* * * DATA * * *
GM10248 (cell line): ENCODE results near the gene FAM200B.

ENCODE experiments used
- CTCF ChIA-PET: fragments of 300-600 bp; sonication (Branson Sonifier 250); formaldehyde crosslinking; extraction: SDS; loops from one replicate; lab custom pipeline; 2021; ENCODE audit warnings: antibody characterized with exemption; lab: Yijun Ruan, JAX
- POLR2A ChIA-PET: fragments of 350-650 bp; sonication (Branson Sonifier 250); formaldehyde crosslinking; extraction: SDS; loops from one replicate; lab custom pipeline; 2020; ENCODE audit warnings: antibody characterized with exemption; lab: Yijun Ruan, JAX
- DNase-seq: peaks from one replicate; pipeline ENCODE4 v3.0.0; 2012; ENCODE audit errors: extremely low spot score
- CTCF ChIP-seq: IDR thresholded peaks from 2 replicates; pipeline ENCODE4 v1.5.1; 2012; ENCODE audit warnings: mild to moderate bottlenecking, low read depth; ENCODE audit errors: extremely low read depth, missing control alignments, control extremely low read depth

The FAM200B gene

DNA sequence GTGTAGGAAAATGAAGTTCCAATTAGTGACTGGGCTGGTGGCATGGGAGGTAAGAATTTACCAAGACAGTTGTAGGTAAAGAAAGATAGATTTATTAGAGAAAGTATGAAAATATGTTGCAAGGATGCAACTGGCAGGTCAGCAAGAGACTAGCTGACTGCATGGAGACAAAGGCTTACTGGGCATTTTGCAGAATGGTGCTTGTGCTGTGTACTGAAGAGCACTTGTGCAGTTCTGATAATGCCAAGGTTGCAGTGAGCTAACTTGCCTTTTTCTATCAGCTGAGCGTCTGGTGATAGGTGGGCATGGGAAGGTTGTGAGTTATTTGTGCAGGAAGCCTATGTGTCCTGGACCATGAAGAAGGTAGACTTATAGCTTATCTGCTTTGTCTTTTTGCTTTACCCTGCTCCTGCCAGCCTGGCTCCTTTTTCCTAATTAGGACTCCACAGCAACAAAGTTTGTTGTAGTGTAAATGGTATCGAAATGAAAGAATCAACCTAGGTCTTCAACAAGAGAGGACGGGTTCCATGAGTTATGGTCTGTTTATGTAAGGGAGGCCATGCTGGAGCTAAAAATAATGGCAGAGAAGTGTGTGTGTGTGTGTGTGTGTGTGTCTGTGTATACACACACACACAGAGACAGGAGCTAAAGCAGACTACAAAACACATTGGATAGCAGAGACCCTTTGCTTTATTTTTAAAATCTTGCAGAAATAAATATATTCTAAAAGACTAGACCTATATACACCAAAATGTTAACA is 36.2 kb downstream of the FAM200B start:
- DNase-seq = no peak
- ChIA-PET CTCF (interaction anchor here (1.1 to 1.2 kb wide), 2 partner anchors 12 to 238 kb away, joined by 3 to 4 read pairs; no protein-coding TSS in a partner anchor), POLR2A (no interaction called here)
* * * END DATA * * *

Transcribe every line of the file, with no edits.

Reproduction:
GM10248 (cell line): ENCODE results near the gene FAM200B.

ENCODE experiments used
- CTCF ChIA-PET: fragments of 300-600 bp; sonication (Branson Sonifier 250); formaldehyde crosslinking; extraction: SDS; loops from one replicate; lab custom pipeline; 2021; ENCODE audit warnings: antibody characterized with exemption; lab: Yijun Ruan, JAX
- POLR2A ChIA-PET: fragments of 350-650 bp; sonication (Branson Sonifier 250); formaldehyde crosslinking; extraction: SDS; loops from one replicate; lab custom pipeline; 2020; ENCODE audit warnings: antibody characterized with exemption; lab: Yijun Ruan, JAX
- DNase-seq: peaks from one replicate; pipeline ENCODE4 v3.0.0; 2012; ENCODE audit errors: extremely low spot score
- CTCF ChIP-seq: IDR thresholded peaks from 2 replicates; pipeline ENCODE4 v1.5.1; 2012; ENCODE audit warnings: mild to moderate bottlenecking, low read depth; ENCODE audit errors: extremely low read depth, missing control alignments, control extremely low read depth

The FAM200B gene

DNA sequence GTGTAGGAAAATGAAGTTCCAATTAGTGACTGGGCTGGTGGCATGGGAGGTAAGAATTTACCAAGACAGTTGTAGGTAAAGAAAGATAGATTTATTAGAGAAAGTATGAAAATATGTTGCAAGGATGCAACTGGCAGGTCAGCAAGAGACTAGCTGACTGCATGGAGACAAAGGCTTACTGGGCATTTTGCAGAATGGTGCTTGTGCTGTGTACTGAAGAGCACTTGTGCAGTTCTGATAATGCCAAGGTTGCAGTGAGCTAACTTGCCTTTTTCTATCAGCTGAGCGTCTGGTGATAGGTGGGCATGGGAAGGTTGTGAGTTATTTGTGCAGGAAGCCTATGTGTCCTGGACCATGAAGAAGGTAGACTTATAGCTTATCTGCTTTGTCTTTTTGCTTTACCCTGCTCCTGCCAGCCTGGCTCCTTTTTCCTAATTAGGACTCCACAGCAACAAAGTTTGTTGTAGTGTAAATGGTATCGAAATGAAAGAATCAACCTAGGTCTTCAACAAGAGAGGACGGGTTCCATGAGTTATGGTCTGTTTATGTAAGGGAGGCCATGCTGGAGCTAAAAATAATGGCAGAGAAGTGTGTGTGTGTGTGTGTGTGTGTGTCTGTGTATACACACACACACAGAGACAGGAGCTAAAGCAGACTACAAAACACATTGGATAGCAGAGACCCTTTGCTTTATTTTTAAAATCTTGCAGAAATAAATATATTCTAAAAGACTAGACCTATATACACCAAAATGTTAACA is 36.2 kb downstream of the FAM200B start:
- DNase-seq = no peak
- ChIA-PET CTCF (interaction anchor here (1.1 to 1.2 kb wide), 2 partner anchors 12 to 238 kb away, joined by 3 to 4 read pairs; no protein-coding TSS in a partner anchor), POLR2A (no interaction called here)